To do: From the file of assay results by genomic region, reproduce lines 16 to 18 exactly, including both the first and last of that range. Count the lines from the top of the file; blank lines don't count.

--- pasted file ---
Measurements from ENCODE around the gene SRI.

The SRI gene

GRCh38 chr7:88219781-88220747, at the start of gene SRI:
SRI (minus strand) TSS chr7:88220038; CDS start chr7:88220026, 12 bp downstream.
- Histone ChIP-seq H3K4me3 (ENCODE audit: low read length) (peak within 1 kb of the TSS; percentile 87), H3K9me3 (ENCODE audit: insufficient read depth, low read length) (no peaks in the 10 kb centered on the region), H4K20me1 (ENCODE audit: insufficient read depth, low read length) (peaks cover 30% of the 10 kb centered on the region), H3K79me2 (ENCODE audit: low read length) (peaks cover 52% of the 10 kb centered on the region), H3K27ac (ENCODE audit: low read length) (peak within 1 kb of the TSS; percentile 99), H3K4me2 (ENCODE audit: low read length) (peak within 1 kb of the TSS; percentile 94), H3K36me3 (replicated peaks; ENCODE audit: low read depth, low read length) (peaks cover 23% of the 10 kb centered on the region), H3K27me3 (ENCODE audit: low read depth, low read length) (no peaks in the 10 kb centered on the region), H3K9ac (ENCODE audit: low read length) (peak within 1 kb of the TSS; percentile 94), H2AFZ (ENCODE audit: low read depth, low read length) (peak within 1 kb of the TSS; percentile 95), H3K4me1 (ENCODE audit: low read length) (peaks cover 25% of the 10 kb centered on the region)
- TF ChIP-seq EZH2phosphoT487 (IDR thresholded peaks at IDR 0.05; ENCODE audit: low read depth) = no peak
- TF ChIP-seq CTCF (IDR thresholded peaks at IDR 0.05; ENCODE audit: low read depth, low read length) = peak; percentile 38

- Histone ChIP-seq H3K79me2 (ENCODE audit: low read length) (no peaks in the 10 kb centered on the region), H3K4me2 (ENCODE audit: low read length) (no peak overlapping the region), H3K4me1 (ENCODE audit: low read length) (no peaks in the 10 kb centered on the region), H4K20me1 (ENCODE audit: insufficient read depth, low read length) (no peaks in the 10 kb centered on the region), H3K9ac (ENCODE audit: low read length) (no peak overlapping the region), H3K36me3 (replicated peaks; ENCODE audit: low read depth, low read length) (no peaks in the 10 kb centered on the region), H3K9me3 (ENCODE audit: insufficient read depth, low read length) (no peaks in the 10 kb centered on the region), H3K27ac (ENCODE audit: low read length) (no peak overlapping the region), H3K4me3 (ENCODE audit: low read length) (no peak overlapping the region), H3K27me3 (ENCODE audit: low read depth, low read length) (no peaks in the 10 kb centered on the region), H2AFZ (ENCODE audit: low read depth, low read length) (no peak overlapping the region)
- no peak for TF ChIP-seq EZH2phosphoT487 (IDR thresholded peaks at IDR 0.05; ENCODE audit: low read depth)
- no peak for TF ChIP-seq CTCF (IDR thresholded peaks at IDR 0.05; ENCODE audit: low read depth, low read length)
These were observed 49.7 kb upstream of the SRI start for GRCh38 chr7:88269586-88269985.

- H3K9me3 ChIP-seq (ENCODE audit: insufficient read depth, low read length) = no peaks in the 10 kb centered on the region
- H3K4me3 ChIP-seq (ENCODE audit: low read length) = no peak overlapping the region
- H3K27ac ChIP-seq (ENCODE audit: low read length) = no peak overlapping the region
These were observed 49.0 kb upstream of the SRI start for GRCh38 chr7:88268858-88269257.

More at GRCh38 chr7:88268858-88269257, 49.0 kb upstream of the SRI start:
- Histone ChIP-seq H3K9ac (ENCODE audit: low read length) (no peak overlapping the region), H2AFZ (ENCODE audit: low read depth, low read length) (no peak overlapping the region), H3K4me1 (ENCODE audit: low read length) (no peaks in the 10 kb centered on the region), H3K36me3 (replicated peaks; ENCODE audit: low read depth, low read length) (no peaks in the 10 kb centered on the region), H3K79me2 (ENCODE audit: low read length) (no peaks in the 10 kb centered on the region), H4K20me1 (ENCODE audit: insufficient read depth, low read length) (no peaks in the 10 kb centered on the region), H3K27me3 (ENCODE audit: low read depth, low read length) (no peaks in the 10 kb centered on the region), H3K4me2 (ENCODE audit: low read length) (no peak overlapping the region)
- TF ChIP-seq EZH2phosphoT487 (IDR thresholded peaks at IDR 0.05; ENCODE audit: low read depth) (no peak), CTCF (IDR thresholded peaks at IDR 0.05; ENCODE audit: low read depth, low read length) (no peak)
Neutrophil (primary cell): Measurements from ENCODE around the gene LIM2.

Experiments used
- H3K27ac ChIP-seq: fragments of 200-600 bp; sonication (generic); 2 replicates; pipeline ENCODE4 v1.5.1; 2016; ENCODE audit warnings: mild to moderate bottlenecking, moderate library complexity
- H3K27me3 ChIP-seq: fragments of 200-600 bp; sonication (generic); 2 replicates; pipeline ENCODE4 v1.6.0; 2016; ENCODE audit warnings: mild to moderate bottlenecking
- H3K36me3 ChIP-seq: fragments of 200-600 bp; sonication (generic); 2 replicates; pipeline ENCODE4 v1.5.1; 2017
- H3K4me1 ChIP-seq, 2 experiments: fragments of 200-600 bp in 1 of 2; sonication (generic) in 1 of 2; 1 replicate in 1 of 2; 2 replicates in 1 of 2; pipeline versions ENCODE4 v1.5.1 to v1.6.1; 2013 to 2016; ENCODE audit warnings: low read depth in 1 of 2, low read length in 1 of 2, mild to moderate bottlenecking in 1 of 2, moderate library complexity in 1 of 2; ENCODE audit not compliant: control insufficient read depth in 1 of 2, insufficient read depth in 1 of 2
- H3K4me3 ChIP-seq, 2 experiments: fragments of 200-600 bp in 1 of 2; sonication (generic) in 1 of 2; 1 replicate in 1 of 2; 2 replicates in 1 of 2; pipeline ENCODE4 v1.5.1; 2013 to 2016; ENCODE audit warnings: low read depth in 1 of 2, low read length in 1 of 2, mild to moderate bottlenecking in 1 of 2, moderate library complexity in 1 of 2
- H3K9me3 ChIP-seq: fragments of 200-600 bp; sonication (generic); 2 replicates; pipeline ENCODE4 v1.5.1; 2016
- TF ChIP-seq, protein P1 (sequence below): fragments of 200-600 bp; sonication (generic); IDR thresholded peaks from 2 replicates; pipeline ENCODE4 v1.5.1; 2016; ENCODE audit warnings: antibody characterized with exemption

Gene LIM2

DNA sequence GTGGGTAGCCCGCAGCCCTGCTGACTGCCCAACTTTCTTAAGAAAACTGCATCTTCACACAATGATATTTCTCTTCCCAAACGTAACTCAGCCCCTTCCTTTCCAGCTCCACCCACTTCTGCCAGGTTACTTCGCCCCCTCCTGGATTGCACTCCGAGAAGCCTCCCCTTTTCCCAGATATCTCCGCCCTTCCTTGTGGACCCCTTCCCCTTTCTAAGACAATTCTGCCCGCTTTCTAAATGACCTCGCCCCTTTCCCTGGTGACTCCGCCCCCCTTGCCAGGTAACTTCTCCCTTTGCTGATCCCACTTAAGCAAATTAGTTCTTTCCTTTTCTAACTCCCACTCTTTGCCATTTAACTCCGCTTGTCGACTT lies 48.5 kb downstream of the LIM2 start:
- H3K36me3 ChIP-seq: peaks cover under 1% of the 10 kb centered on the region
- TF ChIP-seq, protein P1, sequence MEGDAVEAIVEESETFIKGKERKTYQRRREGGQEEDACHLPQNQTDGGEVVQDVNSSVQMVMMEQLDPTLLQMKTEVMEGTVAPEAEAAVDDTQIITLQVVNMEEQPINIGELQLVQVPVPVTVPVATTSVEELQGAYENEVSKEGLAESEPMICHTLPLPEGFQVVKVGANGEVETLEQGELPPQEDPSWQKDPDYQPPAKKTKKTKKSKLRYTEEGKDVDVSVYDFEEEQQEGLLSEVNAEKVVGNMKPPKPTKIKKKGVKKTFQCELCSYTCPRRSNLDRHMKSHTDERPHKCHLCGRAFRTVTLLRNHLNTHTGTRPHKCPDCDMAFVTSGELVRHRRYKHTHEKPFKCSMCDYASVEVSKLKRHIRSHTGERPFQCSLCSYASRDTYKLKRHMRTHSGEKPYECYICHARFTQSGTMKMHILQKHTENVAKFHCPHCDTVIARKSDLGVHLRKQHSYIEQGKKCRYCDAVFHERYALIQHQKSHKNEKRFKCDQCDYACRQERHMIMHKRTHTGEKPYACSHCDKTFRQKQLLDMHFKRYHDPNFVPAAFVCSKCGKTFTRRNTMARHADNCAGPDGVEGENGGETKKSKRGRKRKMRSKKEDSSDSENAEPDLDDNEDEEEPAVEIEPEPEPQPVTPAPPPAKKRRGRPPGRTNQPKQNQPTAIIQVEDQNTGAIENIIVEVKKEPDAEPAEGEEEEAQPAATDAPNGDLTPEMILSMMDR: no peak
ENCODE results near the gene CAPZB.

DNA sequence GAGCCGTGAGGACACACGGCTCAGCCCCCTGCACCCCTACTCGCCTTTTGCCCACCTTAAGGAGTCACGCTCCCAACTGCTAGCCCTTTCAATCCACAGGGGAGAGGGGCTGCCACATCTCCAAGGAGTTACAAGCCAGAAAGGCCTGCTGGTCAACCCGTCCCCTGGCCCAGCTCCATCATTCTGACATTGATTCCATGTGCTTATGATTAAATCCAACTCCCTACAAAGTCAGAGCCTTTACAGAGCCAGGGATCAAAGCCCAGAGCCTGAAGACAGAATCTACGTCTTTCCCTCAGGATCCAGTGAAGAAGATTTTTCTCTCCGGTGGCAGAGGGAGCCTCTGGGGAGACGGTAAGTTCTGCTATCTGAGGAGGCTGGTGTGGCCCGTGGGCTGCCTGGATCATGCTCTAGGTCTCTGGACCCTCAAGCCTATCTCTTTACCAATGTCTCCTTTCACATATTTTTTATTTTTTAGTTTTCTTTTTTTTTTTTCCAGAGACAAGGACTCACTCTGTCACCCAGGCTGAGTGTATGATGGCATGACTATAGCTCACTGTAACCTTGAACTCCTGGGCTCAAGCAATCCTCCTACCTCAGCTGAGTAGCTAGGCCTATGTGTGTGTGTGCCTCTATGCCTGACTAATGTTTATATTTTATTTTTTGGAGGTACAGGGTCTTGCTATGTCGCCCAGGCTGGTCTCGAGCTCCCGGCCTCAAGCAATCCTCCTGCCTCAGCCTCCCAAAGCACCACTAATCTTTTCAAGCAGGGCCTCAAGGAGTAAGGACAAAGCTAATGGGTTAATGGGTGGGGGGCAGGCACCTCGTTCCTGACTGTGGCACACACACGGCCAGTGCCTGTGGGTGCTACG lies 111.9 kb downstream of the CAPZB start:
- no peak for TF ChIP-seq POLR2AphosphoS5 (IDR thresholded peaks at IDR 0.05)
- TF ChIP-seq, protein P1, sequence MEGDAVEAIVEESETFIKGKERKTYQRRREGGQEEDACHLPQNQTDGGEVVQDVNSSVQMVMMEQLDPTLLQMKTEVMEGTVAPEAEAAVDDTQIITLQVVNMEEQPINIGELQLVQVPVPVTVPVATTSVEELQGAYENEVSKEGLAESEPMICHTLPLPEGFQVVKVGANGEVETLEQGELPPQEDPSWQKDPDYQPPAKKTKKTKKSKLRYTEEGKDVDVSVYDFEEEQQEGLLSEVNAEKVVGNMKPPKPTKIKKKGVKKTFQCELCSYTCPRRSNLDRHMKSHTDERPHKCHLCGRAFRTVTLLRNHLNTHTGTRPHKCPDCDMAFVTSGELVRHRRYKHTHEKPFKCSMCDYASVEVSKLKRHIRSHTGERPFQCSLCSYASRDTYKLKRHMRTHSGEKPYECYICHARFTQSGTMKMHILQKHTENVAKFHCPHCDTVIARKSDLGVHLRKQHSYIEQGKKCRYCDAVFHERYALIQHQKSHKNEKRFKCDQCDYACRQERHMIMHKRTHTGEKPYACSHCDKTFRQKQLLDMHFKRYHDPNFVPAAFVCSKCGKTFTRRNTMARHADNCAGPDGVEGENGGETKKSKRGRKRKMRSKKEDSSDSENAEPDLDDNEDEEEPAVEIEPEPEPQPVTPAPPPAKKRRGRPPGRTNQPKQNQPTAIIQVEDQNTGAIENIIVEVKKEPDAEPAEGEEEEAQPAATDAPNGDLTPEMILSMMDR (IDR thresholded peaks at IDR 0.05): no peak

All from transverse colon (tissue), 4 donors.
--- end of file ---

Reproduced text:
More at GRCh38 chr7:88268858-88269257, 49.0 kb upstream of the SRI start:
- Histone ChIP-seq H3K9ac (ENCODE audit: low read length) (no peak overlapping the region), H2AFZ (ENCODE audit: low read depth, low read length) (no peak overlapping the region), H3K4me1 (ENCODE audit: low read length) (no peaks in the 10 kb centered on the region), H3K36me3 (replicated peaks; ENCODE audit: low read depth, low read length) (no peaks in the 10 kb centered on the region), H3K79me2 (ENCODE audit: low read length) (no peaks in the 10 kb centered on the region), H4K20me1 (ENCODE audit: insufficient read depth, low read length) (no peaks in the 10 kb centered on the region), H3K27me3 (ENCODE audit: low read depth, low read length) (no peaks in the 10 kb centered on the region), H3K4me2 (ENCODE audit: low read length) (no peak overlapping the region)
- TF ChIP-seq EZH2phosphoT487 (IDR thresholded peaks at IDR 0.05; ENCODE audit: low read depth) (no peak), CTCF (IDR thresholded peaks at IDR 0.05; ENCODE audit: low read depth, low read length) (no peak)